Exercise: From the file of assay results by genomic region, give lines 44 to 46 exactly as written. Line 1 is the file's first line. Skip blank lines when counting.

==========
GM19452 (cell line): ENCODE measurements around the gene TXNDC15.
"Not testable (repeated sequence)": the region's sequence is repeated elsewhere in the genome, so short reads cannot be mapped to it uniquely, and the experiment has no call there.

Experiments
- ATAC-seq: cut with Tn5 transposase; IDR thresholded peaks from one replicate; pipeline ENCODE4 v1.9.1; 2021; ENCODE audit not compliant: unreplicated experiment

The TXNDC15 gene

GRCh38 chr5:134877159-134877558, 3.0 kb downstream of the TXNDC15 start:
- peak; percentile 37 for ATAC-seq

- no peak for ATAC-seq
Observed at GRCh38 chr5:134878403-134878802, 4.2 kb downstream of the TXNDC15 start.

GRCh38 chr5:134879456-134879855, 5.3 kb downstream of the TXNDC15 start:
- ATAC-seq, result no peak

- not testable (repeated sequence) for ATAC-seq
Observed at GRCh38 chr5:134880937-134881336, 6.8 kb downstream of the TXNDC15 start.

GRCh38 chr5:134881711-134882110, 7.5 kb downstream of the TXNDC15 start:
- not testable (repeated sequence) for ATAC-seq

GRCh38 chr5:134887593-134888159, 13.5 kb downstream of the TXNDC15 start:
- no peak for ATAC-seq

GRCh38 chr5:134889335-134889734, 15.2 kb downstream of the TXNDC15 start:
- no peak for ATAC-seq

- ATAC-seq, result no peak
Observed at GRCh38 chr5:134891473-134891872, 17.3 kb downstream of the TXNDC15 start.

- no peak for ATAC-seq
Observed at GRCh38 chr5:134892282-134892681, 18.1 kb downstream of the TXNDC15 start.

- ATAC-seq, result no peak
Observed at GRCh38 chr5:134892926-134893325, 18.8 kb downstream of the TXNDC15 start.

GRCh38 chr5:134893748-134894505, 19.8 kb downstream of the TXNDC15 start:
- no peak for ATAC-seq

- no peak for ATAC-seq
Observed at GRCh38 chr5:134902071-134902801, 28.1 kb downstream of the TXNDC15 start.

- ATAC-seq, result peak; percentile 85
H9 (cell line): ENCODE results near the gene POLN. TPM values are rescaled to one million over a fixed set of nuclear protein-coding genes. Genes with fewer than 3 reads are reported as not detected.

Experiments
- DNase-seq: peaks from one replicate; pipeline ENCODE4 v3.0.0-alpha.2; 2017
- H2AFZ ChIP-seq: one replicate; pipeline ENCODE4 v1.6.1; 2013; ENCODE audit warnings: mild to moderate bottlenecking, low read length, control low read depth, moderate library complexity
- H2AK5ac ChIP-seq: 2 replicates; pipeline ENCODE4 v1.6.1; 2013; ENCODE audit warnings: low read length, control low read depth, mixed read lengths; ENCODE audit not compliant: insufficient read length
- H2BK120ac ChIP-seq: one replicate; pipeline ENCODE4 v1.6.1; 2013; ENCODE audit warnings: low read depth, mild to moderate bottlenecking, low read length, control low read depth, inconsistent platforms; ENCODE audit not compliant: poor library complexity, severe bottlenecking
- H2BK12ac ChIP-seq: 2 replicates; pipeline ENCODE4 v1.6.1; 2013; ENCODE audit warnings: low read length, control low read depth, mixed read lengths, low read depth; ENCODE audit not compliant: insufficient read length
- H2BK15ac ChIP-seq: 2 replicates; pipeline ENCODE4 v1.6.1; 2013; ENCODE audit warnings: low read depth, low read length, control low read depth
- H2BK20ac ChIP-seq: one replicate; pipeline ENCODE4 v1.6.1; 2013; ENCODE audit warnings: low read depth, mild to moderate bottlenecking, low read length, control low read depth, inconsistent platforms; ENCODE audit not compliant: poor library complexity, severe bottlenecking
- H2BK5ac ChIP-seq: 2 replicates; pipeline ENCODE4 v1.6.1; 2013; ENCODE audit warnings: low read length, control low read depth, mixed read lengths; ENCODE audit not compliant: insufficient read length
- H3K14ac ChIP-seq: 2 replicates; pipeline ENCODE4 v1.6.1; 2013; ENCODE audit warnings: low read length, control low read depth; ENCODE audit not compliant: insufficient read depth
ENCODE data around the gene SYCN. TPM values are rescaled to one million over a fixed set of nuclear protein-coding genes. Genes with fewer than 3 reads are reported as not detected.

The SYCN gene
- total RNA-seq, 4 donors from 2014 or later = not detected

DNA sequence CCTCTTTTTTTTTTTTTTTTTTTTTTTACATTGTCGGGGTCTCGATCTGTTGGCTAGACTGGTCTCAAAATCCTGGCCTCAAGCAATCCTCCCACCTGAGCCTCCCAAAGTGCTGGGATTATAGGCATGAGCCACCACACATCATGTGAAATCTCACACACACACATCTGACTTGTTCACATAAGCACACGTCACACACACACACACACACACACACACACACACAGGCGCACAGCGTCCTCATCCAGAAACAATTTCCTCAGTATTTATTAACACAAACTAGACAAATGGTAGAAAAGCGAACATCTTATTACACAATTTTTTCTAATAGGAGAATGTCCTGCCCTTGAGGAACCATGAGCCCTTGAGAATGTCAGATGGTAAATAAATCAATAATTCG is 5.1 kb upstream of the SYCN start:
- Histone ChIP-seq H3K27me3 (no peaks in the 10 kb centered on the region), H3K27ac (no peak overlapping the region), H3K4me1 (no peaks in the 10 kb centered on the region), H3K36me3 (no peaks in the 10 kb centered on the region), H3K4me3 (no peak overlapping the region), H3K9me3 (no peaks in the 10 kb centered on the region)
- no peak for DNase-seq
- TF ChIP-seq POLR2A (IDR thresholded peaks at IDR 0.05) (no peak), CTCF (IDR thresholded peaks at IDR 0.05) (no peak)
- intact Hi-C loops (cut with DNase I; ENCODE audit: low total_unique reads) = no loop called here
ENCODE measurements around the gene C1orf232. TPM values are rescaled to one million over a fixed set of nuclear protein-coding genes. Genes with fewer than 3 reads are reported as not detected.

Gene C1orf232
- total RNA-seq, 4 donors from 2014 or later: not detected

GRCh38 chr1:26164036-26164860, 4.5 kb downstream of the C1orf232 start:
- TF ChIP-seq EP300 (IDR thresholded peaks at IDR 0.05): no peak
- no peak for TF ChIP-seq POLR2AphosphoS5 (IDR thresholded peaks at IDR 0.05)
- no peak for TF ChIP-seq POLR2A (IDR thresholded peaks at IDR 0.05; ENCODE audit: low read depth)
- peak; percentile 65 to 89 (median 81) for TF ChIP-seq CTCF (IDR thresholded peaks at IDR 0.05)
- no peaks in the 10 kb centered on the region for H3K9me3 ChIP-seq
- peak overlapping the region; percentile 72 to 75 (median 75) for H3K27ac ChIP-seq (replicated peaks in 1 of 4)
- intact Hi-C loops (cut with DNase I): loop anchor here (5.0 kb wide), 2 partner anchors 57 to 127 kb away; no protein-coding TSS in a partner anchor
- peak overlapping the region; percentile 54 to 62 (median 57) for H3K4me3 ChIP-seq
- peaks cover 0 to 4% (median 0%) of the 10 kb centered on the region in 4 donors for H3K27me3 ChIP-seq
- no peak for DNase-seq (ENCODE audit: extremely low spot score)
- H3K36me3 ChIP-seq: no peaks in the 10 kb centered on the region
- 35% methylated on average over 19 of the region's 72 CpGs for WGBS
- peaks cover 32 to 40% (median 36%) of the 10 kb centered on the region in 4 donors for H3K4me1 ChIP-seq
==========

- total RNA-seq, 4 donors from 2014 or later = not detected

DNA sequence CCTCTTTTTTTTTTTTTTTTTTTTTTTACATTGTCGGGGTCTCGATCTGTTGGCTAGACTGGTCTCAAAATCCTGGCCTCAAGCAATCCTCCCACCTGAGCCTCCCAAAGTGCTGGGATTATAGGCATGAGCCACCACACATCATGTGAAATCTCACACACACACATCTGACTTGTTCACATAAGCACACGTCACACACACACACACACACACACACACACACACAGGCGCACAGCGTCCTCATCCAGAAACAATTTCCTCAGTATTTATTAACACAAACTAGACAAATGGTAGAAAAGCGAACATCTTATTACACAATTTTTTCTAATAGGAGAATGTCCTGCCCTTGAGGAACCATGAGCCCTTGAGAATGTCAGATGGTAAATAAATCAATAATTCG is 5.1 kb upstream of the SYCN start:
- Histone ChIP-seq H3K27me3 (no peaks in the 10 kb centered on the region), H3K27ac (no peak overlapping the region), H3K4me1 (no peaks in the 10 kb centered on the region), H3K36me3 (no peaks in the 10 kb centered on the region), H3K4me3 (no peak overlapping the region), H3K9me3 (no peaks in the 10 kb centered on the region)